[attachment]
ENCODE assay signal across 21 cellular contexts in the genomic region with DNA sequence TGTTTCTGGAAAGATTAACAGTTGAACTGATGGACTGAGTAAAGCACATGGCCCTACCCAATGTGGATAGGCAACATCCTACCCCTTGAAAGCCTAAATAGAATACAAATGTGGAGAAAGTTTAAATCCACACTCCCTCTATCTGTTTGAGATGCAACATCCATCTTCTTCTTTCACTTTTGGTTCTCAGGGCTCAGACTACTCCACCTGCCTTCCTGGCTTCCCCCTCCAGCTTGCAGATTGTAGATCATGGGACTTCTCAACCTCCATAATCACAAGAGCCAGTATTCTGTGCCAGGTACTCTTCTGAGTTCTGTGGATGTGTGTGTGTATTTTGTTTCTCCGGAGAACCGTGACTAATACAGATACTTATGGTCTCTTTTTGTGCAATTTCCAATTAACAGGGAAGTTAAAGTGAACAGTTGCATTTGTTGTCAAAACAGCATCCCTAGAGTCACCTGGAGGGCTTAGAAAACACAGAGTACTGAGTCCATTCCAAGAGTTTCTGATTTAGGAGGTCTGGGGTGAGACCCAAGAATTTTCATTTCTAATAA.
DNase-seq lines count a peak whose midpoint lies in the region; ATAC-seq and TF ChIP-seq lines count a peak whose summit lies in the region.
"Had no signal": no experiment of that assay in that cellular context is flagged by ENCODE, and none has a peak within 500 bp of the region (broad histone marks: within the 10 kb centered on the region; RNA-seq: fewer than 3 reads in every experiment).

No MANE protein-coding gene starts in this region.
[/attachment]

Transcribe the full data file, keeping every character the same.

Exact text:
ENCODE assay signal across 21 cellular contexts in the genomic region with DNA sequence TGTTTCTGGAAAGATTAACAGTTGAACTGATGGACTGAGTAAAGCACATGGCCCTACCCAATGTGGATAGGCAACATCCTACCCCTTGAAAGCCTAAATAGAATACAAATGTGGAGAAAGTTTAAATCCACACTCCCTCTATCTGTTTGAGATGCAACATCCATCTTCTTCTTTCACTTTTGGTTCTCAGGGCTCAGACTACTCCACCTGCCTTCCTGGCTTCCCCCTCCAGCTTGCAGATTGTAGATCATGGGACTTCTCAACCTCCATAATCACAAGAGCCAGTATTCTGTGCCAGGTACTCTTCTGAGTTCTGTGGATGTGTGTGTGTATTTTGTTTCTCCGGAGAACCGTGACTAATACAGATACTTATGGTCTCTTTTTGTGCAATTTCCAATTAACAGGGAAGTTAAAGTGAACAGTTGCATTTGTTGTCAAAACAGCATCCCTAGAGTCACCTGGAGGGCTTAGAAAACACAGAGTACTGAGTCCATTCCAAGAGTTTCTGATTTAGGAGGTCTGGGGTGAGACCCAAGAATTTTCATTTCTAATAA.
DNase-seq lines count a peak whose midpoint lies in the region; ATAC-seq and TF ChIP-seq lines count a peak whose summit lies in the region.
"Had no signal": no experiment of that assay in that cellular context is flagged by ENCODE, and none has a peak within 500 bp of the region (broad histone marks: within the 10 kb centered on the region; RNA-seq: fewer than 3 reads in every experiment).

No MANE protein-coding gene starts in this region.